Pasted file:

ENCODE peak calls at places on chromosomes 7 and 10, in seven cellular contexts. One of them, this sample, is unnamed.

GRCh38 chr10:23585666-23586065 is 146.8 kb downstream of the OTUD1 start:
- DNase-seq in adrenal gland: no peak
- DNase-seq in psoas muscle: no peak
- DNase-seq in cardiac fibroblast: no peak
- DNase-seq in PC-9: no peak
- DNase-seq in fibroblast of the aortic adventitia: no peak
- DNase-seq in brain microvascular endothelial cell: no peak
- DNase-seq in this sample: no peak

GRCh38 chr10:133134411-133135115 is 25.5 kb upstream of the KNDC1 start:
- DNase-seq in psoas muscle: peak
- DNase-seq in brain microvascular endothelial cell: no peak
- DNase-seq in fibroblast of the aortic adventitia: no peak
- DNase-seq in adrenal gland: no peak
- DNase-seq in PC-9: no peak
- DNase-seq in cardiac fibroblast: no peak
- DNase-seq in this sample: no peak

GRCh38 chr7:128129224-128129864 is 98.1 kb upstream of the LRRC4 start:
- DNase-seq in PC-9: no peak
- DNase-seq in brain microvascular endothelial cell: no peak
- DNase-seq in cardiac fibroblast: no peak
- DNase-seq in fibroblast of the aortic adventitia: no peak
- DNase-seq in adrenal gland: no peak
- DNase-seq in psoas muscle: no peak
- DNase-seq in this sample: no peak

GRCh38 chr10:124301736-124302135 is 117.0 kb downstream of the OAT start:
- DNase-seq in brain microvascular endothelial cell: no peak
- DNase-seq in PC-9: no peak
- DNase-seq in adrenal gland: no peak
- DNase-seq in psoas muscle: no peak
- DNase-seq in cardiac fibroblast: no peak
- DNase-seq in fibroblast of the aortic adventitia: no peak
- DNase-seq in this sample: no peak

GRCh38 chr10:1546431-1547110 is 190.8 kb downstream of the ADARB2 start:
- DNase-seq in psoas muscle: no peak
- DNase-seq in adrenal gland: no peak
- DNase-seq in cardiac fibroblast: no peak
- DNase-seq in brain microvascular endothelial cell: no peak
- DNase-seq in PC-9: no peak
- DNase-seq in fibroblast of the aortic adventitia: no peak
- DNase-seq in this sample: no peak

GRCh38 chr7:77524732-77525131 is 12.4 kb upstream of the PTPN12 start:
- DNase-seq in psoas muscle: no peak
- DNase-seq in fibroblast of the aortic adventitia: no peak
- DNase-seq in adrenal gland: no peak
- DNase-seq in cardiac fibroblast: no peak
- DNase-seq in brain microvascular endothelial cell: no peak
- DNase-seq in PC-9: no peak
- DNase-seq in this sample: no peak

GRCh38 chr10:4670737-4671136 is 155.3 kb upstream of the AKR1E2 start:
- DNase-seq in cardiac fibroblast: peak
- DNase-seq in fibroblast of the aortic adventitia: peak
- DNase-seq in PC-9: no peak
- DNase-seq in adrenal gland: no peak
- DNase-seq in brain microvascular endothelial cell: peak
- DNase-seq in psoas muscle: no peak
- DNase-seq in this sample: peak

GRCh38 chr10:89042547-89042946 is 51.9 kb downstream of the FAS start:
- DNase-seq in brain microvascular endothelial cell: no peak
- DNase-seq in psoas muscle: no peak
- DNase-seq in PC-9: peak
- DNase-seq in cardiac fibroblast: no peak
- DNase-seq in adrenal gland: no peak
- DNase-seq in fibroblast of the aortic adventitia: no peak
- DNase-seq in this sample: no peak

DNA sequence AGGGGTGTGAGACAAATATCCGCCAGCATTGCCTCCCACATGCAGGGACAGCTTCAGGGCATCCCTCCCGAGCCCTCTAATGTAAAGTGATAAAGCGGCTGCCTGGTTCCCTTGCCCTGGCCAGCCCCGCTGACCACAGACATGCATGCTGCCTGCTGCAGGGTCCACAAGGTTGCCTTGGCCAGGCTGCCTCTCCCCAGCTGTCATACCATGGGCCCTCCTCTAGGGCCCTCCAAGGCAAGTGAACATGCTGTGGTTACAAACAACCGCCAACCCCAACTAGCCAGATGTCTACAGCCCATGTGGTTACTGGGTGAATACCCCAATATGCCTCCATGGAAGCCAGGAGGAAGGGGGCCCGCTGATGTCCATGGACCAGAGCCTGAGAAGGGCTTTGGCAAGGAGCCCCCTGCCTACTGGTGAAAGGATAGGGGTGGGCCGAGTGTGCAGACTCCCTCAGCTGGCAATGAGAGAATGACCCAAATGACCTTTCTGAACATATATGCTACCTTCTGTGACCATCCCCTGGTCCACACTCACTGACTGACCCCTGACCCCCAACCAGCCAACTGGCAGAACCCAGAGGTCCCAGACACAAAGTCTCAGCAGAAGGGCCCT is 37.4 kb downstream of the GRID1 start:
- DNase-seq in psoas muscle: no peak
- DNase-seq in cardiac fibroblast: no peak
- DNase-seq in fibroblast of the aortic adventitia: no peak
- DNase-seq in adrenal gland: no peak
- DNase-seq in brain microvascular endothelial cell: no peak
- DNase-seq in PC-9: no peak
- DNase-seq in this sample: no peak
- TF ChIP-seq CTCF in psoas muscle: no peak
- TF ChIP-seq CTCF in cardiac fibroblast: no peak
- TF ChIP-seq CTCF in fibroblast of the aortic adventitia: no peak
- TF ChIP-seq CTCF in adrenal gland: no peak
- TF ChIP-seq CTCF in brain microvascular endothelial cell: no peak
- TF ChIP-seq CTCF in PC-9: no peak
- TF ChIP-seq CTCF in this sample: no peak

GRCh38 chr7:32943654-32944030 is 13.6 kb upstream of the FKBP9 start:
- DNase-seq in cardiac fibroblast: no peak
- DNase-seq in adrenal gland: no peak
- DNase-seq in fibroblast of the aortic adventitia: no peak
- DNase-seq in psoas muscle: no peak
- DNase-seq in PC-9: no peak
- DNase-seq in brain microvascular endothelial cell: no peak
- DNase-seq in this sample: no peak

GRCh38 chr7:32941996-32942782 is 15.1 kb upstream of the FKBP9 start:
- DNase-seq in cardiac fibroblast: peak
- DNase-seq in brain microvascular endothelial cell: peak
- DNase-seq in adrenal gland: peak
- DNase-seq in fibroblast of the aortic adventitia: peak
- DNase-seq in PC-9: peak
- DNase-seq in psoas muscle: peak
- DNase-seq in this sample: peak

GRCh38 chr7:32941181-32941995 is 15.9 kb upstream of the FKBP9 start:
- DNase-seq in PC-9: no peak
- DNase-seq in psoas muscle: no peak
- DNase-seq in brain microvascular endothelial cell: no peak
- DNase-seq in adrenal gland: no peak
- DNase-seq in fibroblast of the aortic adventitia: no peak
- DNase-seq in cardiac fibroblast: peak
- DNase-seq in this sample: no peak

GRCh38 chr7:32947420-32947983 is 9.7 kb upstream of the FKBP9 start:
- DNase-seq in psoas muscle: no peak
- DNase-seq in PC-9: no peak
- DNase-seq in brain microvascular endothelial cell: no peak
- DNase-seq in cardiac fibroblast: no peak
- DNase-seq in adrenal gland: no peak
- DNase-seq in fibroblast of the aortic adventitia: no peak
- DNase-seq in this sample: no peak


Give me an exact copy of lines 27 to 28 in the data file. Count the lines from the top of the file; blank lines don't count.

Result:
- DNase-seq in brain microvascular endothelial cell: no peak
- DNase-seq in PC-9: no peak